“I think there’s more appetite for multifamily development versus brand new hotel development,” said Scott Ramey, the Executive Managing Director with the brokerage firm Newmark. “And that’s why you are seeing a lot of these sites get converted. It’s kind of the combination of strong population growth, a strong job market, and home ownership getting to be a lot more expensive.”
On land along the western shore of Lake Bryan, a developer had planned to bring the Orlando area Planet Hollywood International’s first luxury brand ph Premiere resort. The concept was scrapped and now plans are in motion to deliver a mixed-use community with 332 multifamily units and 5,300 square feet of commercial space.
While the plan still holds entitlements for as many as 400 hotel rooms, that’s a far cry from the 1,186 hotel rooms that were approved under the Planet Hollywood proposal.
Across the street from where Alpine is planning to build its apartment project, Comterra Development Group is looking to amend the International Commerce Center PD to allow for 2,888 multifamily residential dwelling units, 200,000 square feet of commercial space, and 200 hotel rooms.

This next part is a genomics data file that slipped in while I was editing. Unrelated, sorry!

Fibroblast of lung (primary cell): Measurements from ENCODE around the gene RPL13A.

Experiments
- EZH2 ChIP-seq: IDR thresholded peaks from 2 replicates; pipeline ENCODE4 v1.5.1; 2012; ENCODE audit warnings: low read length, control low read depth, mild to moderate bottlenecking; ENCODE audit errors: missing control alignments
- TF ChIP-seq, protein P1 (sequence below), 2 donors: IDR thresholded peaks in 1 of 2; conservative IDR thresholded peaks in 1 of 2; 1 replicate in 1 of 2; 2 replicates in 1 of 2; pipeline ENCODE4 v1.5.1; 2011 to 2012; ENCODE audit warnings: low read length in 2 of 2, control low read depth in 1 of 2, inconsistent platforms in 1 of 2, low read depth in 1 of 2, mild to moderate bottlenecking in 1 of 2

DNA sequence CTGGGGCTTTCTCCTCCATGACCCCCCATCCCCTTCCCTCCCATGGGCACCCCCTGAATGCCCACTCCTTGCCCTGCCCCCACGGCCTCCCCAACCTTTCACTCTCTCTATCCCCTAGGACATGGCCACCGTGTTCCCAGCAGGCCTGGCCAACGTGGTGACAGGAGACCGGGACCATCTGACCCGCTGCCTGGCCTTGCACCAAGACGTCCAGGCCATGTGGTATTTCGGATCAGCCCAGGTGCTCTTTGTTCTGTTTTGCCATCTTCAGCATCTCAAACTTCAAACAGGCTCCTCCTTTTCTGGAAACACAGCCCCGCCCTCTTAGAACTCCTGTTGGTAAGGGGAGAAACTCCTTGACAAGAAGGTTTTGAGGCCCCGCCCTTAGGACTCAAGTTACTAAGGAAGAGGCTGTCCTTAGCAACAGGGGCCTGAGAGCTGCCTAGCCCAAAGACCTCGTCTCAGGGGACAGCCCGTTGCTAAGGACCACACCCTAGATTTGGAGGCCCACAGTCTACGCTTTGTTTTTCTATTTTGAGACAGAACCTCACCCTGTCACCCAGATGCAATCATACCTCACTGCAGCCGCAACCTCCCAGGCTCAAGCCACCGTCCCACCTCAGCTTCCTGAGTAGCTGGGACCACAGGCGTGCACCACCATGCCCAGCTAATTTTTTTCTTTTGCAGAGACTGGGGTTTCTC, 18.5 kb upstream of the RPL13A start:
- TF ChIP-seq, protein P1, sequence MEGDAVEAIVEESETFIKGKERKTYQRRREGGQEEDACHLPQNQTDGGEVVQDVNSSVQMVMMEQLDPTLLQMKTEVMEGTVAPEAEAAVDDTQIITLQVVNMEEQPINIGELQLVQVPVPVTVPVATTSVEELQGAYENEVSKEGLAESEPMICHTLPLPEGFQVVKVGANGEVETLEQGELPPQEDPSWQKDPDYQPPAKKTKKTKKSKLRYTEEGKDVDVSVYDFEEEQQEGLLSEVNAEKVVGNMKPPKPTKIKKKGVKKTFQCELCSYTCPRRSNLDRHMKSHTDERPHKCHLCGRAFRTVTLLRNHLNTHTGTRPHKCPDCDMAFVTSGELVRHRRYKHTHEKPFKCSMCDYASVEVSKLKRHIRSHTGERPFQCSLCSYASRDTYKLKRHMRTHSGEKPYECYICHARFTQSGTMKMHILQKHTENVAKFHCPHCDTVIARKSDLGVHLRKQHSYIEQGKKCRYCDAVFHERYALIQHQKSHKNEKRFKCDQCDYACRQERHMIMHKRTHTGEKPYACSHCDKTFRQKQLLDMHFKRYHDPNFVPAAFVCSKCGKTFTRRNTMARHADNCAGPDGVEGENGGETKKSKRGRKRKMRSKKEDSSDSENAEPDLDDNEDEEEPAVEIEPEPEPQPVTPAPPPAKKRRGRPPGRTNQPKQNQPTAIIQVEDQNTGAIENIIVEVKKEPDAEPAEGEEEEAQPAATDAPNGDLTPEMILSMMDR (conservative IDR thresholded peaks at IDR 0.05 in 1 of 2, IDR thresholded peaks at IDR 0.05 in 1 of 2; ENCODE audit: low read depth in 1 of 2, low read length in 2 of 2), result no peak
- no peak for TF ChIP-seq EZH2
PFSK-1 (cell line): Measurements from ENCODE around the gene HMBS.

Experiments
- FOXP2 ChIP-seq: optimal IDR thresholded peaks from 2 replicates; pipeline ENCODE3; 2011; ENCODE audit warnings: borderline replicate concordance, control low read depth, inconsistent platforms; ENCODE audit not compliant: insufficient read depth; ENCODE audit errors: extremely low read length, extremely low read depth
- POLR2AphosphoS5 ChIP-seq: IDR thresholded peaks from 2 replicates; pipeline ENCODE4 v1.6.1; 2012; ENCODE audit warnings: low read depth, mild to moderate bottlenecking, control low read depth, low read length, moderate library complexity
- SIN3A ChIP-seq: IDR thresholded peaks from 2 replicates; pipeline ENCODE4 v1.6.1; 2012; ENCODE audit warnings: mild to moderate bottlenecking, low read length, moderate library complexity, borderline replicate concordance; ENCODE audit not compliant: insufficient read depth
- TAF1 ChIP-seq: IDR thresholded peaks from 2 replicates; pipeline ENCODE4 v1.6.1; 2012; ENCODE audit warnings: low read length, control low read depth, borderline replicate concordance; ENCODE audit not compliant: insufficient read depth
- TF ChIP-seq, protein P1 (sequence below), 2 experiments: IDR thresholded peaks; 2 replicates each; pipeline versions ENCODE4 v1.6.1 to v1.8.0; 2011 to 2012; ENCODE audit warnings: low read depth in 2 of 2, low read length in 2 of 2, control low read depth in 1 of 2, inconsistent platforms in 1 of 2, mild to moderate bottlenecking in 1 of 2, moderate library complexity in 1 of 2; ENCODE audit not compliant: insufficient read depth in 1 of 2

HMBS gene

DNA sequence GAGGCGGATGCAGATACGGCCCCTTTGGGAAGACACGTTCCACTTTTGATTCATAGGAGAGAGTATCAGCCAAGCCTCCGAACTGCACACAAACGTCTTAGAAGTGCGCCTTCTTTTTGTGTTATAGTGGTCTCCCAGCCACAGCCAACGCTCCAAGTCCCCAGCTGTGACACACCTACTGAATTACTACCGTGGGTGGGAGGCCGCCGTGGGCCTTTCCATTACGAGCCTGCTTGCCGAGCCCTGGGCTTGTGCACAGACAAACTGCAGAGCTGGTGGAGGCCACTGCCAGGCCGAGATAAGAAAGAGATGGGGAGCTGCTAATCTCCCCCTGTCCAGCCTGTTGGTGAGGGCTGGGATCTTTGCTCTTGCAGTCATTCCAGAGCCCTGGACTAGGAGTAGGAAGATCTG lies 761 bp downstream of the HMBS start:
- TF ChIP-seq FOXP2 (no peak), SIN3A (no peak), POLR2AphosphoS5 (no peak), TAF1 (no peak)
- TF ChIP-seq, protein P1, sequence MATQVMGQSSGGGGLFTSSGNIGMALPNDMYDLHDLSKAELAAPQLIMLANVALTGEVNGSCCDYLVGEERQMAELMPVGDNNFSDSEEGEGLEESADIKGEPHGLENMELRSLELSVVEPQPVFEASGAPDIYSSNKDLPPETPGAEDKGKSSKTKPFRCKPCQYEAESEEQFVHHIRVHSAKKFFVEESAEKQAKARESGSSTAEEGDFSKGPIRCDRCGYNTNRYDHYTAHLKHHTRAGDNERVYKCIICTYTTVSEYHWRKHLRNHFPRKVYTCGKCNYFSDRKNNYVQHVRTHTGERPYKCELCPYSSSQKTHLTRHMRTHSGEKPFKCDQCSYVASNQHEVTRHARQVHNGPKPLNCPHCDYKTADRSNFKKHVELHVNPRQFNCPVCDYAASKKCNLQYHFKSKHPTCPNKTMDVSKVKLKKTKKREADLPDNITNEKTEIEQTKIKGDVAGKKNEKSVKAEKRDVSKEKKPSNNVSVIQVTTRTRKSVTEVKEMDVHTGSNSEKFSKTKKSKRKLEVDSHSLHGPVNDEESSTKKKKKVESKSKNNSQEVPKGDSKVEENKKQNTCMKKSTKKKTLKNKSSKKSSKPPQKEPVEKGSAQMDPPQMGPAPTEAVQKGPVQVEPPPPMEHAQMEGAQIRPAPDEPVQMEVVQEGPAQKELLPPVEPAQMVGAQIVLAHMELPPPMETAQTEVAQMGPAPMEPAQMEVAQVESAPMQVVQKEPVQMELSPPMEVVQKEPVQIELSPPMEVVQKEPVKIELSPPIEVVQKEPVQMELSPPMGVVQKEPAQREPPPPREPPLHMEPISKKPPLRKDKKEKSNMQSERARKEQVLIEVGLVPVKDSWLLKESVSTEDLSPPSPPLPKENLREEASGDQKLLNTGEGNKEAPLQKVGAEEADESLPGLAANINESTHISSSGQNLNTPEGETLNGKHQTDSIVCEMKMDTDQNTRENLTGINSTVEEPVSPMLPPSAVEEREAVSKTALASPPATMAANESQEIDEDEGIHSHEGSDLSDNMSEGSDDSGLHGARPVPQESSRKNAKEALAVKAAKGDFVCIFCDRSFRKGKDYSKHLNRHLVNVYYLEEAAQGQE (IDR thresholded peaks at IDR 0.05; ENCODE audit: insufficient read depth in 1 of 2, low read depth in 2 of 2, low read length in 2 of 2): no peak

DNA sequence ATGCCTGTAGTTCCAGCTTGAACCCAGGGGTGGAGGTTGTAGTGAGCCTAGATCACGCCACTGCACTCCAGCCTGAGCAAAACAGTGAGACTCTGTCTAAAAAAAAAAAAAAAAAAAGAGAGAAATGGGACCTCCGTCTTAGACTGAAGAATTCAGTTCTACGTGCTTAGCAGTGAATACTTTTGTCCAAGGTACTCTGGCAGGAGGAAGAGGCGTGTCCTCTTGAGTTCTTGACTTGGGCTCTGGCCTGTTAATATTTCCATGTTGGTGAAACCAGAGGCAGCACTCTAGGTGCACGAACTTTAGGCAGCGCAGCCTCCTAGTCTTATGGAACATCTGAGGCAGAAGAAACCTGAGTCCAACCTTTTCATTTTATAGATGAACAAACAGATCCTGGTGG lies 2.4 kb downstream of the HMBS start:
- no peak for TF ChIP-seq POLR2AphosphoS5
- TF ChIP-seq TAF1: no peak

The PD currently is entitled for 500 hotel rooms and 415 timeshare units.
And a short drive to the east, at the corner of World Center Drive and International Drive, The Bainbridge Companies is building out its 806-unit Bainbridge World Center on property that was formerly pegged for hotel rooms.
Given the overall supply of hotels in the tourist corridor and the lack of available multifamily housing, the trend isn’t concerning to Austin LaPoten, vice president of hotel investment sales with CBRE.
“There is strong demand for additional multifamily units in the area,” he said. “There has been no sign of population growth slowing in Orlando and rent growth is still very strong in Orlando.”
He notes that many major hotel projects are still moving forward in the tourism district. The Evermore Orlando Resort, slated for 1,100 acres near Walt Disney World, is inching closer to its summer 2023 grand opening. The site will be anchored by an expansive 433-room Conrad Hotel overlooking the region’s first Crystal Lagoon.